As always, the first days of January are a time to look back on the previous year and wrap it up into a neat package, usually by thinking “Oh geez, did that actually happen last year? It feels like that was a decade ago.” That’s why it can be fun to look back on our favorite things of the year, the culture that endured with us past release weekend or the latest news cycle. Here’s what made a difference to us in 2018.
The fan art phenomenon
When Noelle Stevenson’s Netflix reboot of She-Ra: Princess of Power dropped its first preview images online, a familiar dank, never-pleased subsection of the internet started griping about them. But a completely different area of the internet took inspiration from the new designs, and started creating and sharing She-Ra fan art. This isn’t a new phenomenon, but it’s an important one in an pop culture environment increasingly driven by nostalgic, regressive, “Why can’t culture just stop at the point where I personally liked it most?” whining. The new wave of fan artists are predominantly young women, often students exploring their own styles by applying them to outside work. And they’re embracing and transforming culture they love, claiming ownership while still mostly sharing with each other. (Mostly. Even the fan art community has its bitter internal controversies. Like anything people use as a support and survival tool, it engenders strong passions, including proprietary and exclusionary ones.)
But for the most part, these micro-communities bring out some of the warmer and more approachable parts of fandom: the sense of authentically enjoying other fans instead of resenting them. Watching fan artists take on properties from Steven Universe to The Adventure Zone is a constant reminder that cultural critique can be creative, additive, and supportive, not just a constant process of sour complaining. —Tasha Robinson, film & TV editor
Botnik Studios broke through in late 2017 with the surreal fan-fic project “Harry Potter and the Portrait of What Looked Like a Large Pile of Ash.” But the group’s work — which is derived from predictive keyboards trained on text like books or song lyrics — felt particularly meaningful in 2018. Amid fears about artificial intelligence-generated “deepfakes” and info-surveillance operations like Cambridge Analytica, Botnik offered a benign, hilarious application of AI and data analysis. And it’s all about people cooperating with machines, not being replaced or controlled by them.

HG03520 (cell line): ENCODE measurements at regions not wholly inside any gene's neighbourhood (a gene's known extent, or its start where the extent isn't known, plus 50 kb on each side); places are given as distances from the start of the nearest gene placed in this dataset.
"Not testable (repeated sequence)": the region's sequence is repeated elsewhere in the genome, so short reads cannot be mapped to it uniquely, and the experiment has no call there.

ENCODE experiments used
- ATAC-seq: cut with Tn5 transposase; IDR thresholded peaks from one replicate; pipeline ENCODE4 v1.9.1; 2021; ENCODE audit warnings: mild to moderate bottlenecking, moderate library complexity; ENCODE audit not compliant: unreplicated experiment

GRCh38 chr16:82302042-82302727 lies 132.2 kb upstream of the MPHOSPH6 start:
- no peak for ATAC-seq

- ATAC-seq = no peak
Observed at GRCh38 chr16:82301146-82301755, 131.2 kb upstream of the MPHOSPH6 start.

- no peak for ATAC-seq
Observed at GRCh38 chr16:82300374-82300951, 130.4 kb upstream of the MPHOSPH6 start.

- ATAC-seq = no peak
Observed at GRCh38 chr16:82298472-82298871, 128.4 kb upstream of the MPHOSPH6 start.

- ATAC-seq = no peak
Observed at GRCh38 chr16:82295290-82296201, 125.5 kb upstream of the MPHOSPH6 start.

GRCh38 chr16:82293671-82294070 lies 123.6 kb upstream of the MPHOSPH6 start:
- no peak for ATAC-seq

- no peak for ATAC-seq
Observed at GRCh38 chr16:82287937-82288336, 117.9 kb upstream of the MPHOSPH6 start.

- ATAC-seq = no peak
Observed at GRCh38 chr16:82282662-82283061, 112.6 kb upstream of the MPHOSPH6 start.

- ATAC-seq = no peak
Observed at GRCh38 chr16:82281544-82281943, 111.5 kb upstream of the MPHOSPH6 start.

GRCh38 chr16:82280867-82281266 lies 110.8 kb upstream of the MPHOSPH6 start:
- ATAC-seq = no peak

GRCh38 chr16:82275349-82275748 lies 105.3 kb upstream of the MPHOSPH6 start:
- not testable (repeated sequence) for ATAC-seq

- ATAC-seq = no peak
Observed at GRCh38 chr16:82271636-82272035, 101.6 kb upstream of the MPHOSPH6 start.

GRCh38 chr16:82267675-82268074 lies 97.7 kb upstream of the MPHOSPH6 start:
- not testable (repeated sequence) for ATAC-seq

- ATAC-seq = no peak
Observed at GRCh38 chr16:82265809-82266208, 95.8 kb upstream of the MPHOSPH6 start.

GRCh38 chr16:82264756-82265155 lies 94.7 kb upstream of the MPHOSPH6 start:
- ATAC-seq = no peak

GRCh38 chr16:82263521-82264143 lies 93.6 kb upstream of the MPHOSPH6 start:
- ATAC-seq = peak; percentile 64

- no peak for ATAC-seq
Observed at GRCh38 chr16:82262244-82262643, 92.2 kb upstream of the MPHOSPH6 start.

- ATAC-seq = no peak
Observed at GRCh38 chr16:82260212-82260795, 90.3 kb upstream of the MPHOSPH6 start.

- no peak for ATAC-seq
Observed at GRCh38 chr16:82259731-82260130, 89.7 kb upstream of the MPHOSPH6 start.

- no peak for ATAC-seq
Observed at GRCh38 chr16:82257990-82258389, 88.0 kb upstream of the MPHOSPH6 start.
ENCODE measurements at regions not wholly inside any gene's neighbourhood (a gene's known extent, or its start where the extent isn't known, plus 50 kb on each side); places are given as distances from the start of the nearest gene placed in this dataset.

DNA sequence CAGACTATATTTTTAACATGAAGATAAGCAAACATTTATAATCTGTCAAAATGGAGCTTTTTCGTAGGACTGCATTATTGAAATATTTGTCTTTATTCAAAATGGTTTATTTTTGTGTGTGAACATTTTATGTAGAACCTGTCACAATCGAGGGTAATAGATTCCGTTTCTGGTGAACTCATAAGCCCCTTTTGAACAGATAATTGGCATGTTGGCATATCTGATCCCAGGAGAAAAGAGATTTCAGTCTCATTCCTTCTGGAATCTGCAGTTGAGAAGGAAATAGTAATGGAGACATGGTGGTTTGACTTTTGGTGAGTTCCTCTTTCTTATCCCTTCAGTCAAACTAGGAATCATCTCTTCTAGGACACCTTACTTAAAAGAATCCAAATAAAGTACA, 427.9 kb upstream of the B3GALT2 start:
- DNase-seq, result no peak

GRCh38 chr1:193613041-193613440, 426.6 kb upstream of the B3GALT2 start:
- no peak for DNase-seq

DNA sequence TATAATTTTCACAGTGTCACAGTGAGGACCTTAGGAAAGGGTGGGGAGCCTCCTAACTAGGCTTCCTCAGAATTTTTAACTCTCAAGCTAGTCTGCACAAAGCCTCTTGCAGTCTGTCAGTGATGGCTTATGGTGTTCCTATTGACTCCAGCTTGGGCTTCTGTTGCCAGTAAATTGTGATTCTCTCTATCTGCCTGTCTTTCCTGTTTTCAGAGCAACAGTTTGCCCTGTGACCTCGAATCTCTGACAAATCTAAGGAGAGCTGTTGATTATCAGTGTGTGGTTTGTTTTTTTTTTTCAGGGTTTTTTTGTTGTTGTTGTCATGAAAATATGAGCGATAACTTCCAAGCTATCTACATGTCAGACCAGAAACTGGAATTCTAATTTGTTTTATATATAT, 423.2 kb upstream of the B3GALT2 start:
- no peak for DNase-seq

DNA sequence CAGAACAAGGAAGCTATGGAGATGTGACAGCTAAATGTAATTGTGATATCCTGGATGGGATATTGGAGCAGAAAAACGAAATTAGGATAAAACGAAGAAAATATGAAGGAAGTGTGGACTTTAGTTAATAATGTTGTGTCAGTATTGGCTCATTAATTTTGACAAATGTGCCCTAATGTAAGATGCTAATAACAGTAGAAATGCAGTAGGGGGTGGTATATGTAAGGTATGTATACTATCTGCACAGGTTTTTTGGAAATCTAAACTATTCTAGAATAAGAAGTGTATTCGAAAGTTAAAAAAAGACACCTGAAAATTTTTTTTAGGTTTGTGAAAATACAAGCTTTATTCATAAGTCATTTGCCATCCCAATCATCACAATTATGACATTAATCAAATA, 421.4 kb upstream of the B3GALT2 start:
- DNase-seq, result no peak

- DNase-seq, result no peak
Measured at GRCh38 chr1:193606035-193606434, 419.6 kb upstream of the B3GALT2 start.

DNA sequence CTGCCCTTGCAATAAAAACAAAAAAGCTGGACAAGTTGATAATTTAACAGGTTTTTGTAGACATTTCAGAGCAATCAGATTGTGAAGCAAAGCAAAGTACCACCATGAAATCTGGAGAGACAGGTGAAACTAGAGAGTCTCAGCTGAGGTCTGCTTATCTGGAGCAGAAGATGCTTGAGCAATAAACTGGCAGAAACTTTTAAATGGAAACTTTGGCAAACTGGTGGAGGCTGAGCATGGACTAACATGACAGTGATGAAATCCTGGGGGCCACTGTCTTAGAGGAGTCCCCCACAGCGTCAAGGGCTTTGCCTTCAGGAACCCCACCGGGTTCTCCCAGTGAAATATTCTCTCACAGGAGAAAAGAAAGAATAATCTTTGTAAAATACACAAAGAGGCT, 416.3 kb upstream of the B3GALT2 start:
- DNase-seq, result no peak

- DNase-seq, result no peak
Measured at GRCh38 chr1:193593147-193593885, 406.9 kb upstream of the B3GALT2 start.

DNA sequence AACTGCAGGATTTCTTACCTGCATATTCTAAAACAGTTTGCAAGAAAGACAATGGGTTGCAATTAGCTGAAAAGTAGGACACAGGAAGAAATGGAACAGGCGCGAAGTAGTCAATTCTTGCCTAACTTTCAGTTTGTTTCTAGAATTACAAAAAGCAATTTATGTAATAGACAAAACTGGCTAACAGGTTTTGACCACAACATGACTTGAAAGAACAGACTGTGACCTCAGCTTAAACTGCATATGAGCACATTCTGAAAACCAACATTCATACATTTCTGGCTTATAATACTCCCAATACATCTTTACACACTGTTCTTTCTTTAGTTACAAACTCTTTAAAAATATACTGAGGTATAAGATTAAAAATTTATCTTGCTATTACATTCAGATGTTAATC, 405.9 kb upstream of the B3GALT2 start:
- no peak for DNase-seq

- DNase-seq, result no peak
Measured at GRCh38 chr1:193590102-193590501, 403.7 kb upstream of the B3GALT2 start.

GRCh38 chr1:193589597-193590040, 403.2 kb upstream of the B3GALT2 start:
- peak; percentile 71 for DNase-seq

Botnik projects are often funny because they show AI getting language a little wrong, but they also unironically celebrate the resulting creative weirdness. Its keyboards (which anybody can train and use) have produced absurdist Coachella lineups and new Sanrio characters like Mister Steam, the stylish manhole. This summer, I used them to help generate text for my Deus Ex fan fiction game Dark Patterns. Will the machines eventually realize we’re mocking them and punish us for our insolence? Sure, probably. But at least Botnik didn’t force them to watch a thousand hours of Olive Garden commercials. —Adi Robertson, senior reporter
‘Weird Al’ Yankovic’s “The Hamilton Polka”
If I sat down and tried to come up with the least cool entry I could possibly conceive of for a Verge year-end list, I’d have a hard time topping this entry in Lin-Manuel Miranda’s monthly “Hamildrops” series. For 2018, the Hamilton creator enlisted various artists to create remixes, covers, or new songs inspired by the hit musical. When he reached out to Yankovic, the result was a frenetic, five-minute polka medley that spanned nearly the entire show.
I grew up on Yankovic albums, and “The Hamilton Polka” contained the hallmarks of his best medleys, the syncopated rhythms and irreverent sound effects. At the same time, it nailed the harmonies that made Miranda’s musical such a massive success. I spent more time than I should probably admit singing the whole thing out, line for line. Other people may not have appreciated it, especially when I sang it on road trips (apologies to my wife Miranda), but “The Hamilton Polka” was a mainline injection of sheer joy. In a year filled with tension and drama, it was a welcome respite. —Bryan Bishop, senior editor